That said, we are happy that what might have become a bureaucratic structure of parallel boards all within one authority is being dispensed with and that the HTA is being given the flexibility to structure its functions. Although the Minister did not refer to this, I am sure that she would recognise that clause 40 extends to the authority the ability to manage itself by giving agency functions to other public bodies and authorities. Given the intention to combine the HTA and HFEA into the regulatory authority for fertility and tissues from 2008, there are immediate questions for the HTA to consider about the extent to which it establishes parallel functions or agrees with the HFEA that they carry out functions on a jointly administered basis from the outset. I hope that the Minister can confirm that clause 40 does not bar any of that happening.

The amendments would probably have been desirable regardless of the arrangements proposed between the HFEA and HTA. They are not contingent on those two bodies being pushed together. However, the Minister has put them in that context, which raises one or two important issues.

The Minister will not be surprised if I remind her that on Third Reading on 28 June at column 118, I asked whether it was the intention of the Government, who had initiated the review of arm's-length bodies at that stage, to combine the work of the HFEA and HTA. Those of us who served on the Standing Committee were only too well aware that the two authorities were designed to function in a similar manner, and we raised that issue in February. Happily, our advice was that if that was the Government's intention, they should at least tell the other place before the Bill completed its passage. That was overtaken in September by further announcements on the review.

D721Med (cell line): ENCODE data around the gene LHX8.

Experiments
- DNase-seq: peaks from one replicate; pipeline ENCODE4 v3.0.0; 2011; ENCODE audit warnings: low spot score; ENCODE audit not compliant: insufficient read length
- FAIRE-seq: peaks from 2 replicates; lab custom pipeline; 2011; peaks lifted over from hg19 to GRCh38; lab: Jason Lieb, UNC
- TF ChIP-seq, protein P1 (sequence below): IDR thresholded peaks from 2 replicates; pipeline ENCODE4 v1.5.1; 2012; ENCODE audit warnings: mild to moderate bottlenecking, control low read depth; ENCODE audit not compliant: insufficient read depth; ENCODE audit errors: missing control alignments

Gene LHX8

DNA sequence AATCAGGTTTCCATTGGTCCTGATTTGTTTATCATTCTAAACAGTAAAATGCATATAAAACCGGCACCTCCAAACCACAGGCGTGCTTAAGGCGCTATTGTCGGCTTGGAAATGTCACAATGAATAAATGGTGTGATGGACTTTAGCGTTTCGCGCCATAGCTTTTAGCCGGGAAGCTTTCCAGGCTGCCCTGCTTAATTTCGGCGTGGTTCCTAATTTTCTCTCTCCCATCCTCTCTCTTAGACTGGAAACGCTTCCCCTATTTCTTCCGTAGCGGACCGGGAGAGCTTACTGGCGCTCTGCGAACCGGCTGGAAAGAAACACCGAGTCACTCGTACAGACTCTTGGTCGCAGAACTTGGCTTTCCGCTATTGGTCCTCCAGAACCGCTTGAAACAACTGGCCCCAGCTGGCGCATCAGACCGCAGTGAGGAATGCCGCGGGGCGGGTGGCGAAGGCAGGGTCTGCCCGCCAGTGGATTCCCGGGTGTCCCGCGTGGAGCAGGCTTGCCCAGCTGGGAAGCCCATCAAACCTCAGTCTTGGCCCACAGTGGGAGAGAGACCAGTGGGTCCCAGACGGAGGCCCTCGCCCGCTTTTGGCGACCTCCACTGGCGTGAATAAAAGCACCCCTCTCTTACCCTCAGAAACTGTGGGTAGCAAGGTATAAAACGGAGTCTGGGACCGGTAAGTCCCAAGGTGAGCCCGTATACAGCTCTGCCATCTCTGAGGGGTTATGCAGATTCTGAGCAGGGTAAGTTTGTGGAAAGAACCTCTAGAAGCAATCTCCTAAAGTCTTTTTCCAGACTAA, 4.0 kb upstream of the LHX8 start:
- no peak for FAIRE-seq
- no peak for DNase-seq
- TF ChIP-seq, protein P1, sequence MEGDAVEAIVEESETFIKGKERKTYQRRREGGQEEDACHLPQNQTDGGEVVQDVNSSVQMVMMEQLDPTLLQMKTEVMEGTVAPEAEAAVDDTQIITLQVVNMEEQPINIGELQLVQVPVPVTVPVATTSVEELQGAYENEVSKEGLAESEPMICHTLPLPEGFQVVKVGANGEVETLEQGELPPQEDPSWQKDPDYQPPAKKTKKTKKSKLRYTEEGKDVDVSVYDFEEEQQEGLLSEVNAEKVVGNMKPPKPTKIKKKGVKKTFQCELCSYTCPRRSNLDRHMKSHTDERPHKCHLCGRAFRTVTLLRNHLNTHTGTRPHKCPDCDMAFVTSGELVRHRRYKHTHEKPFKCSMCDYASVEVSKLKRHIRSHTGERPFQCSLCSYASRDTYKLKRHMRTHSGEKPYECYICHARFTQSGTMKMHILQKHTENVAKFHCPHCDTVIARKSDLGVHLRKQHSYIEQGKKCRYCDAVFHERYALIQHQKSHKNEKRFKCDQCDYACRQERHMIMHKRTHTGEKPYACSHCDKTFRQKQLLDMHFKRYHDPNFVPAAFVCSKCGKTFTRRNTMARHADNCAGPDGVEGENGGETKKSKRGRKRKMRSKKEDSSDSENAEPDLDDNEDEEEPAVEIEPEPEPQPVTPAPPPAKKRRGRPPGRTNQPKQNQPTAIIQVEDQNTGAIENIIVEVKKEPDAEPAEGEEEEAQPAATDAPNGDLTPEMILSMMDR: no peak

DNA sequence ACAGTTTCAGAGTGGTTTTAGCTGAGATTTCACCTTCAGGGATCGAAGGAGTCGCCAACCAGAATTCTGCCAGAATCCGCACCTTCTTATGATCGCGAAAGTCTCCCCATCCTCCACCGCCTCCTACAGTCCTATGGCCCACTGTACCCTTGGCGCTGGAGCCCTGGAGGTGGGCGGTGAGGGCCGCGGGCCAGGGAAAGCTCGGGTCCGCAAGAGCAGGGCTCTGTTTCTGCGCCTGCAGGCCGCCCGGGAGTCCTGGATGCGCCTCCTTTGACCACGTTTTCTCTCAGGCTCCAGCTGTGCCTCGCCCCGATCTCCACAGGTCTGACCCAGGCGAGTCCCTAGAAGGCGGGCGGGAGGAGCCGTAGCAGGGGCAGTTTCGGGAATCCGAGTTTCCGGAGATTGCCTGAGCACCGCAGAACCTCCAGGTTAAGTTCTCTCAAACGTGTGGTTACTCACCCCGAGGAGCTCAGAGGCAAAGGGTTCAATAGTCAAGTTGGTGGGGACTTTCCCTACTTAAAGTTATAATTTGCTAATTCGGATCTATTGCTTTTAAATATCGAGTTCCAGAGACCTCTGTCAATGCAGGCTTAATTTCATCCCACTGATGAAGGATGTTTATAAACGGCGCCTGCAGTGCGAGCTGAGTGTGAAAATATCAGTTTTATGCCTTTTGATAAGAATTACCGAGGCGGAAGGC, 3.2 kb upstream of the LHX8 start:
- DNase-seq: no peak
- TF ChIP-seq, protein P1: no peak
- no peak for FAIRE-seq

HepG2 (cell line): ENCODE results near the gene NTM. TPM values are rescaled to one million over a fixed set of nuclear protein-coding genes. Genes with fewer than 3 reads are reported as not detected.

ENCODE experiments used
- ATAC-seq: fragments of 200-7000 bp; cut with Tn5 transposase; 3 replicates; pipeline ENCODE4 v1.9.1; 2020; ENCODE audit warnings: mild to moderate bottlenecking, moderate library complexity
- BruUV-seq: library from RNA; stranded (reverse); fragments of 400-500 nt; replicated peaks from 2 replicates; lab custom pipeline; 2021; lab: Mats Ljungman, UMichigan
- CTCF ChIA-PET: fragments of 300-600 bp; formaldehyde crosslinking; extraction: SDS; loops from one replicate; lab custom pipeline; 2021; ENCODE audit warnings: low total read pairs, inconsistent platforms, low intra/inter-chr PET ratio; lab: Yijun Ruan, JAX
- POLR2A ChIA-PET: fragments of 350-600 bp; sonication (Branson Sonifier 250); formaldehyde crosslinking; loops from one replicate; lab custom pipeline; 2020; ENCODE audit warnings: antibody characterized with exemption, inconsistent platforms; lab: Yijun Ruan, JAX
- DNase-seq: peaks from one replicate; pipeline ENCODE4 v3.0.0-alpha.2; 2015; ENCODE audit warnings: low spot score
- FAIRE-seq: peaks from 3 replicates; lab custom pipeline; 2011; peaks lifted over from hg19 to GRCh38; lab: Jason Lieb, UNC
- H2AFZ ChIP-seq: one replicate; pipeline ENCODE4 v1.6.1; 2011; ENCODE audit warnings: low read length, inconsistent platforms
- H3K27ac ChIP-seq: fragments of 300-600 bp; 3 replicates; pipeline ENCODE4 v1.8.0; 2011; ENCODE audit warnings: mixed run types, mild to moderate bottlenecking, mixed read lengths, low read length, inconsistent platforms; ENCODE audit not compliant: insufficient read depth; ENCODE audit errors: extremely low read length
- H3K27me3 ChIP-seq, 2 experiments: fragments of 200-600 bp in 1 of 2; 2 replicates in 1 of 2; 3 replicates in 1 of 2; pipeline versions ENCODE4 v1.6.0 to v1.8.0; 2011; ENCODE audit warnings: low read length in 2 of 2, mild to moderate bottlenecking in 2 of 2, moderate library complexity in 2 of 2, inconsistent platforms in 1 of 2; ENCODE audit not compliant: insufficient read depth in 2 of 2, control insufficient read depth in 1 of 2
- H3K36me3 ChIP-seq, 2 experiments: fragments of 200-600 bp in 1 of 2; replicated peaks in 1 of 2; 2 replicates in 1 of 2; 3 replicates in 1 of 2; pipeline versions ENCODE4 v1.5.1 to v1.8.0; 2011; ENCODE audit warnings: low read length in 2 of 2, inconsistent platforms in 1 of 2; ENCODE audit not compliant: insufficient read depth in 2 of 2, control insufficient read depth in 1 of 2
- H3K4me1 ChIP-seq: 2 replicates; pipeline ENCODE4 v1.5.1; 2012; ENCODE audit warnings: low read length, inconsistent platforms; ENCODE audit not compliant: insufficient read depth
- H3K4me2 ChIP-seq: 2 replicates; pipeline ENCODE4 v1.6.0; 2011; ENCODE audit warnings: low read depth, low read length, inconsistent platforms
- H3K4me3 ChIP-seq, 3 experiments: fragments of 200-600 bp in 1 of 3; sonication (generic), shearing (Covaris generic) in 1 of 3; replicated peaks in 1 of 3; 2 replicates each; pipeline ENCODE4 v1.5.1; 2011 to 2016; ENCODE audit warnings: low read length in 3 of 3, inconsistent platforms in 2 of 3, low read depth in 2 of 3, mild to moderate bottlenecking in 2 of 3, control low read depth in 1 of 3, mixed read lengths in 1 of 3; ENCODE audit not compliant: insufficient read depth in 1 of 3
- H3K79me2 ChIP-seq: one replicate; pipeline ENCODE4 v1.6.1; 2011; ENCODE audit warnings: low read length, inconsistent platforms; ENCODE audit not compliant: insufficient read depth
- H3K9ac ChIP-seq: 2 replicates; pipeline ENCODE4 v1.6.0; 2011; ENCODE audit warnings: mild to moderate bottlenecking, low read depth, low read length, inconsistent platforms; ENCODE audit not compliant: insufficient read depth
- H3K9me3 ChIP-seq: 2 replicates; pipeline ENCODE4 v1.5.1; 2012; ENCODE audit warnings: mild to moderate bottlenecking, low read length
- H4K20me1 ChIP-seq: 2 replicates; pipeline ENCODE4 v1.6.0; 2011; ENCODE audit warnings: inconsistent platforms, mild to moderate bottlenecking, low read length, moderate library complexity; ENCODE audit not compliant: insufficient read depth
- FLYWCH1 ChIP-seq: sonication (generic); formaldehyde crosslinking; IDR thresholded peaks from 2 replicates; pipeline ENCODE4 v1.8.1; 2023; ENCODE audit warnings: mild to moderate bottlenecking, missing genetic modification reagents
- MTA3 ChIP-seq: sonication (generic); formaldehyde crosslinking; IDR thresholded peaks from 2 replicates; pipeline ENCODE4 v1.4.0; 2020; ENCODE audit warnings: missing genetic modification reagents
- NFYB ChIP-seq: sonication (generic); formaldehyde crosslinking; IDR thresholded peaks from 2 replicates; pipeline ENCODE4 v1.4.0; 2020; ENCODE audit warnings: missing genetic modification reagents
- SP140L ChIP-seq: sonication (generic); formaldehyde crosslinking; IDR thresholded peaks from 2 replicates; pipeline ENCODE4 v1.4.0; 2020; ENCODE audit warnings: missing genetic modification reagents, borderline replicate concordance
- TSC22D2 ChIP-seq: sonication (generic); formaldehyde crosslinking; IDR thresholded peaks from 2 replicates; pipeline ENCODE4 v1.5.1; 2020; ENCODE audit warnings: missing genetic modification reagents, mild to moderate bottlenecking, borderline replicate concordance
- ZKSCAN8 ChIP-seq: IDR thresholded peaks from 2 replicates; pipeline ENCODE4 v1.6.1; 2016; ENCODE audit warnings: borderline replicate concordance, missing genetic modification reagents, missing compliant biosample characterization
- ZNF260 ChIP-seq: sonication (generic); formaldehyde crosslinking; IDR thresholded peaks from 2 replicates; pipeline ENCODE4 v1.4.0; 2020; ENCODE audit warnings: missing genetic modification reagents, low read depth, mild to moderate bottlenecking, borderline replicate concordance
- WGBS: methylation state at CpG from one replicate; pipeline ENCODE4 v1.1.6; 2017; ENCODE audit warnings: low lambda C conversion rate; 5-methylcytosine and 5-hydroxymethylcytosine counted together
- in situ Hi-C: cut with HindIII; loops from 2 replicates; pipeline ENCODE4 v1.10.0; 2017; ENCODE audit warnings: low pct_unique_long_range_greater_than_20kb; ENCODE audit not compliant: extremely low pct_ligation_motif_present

2.45 pm

It does, however, mean that we are proposing to introduce the HTA for it to disappear at a future point into a new and different authority. That will only reinforce the public's occasional cynicism about the nature of the legislative process and how we conduct things. I say "we" advisedly. Governments of perhaps all descriptions tend to set things up with greater frequency than they get rid of them. At least on this occasion two turn into one rather than the other way around.